For the past 43 years since the Turkish invasion, Cyprus’ ghost town of Famagusta on the island’s eastern coast has been sitting untouched and uninhabited. In the 1960s and 1970s, these sandy shores were booming with tourism thanks to the growing development of high-rise hotels along the water. Since the Turkish occupation, however, the Greek-Cypriot coastal area of Varosha, a district of historic Famagusta, has been fenced off and fallen into disrepair. Can this abandoned area once again become a cosmopolitan holiday spot? According to Famagusta Mayor Alexis Galanos, “The return of the town of Famagusta to its lawful inhabitants should have been a priority to which Cyprus should have insisted more.” Now more than 60 experts in fields from civil engineering to conflict resolution have come together to do just that, starting the “Famagusta Eco-City Project.” Here’s how the introduction of high-tech systems will breathe new life into this deserted town preparing it for a sustainable (and once again liveable) future.- Bruno De Man
New life for dead zones
In an effort to reconstruct the Turkish-occupied town of Famagusta, international companies are coming together to introduce high-tech systems that will offer the solutions needed to transform Famagusta into a smart city. Cyprus Chamber of Commerce’s General Secretary, Marios Tsakis, says they’re looking to other cities in Europe like Barcelona as an example of what they can achieve in Cyprus, highlighting the importance of renewable energy resources, a developed infrastructure system, and the reduction of pollution. The issue here, however, is how to bring together a divided and abandoned the town and make it not only more environmentally sustainable but also prime for human habitation.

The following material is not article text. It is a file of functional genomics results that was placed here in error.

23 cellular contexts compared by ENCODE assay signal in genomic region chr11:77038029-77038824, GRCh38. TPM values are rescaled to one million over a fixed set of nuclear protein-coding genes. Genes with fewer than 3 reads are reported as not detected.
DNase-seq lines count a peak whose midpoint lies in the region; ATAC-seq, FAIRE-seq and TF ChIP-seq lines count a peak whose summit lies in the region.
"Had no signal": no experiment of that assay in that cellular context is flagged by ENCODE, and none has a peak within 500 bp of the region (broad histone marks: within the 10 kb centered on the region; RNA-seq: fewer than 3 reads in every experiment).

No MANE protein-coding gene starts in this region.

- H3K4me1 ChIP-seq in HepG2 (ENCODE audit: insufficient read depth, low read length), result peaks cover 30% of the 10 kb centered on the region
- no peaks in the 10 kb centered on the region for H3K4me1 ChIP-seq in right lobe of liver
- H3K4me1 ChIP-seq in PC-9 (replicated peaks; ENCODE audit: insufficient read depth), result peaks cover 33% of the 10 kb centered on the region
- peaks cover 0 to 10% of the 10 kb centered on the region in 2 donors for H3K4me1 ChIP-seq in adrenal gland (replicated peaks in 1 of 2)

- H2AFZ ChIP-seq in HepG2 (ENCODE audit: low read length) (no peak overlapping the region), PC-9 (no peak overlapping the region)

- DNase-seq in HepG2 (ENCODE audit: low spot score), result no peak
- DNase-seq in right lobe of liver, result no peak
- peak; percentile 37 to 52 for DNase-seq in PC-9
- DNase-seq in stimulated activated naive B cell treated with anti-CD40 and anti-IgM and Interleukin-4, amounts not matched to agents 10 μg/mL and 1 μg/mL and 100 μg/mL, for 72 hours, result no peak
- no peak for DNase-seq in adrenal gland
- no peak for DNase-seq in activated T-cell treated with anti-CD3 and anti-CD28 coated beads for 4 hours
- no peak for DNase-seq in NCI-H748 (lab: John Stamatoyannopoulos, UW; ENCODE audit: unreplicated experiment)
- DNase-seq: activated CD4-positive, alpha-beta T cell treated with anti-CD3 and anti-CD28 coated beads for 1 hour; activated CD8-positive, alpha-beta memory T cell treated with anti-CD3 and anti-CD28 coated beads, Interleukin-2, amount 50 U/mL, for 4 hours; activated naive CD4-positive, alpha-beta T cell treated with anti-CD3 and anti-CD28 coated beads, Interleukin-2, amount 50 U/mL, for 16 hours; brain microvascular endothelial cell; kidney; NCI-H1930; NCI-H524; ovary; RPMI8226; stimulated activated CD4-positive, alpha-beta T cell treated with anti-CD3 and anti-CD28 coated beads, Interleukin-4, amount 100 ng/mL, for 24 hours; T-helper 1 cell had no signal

According to the group behind the Famagusta Eco-City Project, “Without careful planning, it could become just another unsustainable development in an already crowded Mediterranean tourism market, while cementing Famagusta as the second divided city in Cyprus. Rebuilding Varosha in the context of a model ecopolis promotes peaceful coexistence amongst all of Famagusta’s inhabitants while embracing the latest ecocity technologies and turning Famagusta into a center for peace and sustainability within a troubled region.”
With this project, the group aims to make Famagusta—and Varosha in particular—Europe’s model ecocity, where everyone from local and international architects to economists and engineers is involved in the planning process, bringing a new vision of Varosha to fruition despite the many roadblocks in the way. With the Design Studio, ideas from cultivating community spirit through urban rooftop agriculture to creating a public transport system with tram lines are just the start to envisioning a modern city that will once again welcome citizens with solutions that offer a smarter (and brighter) future ahead.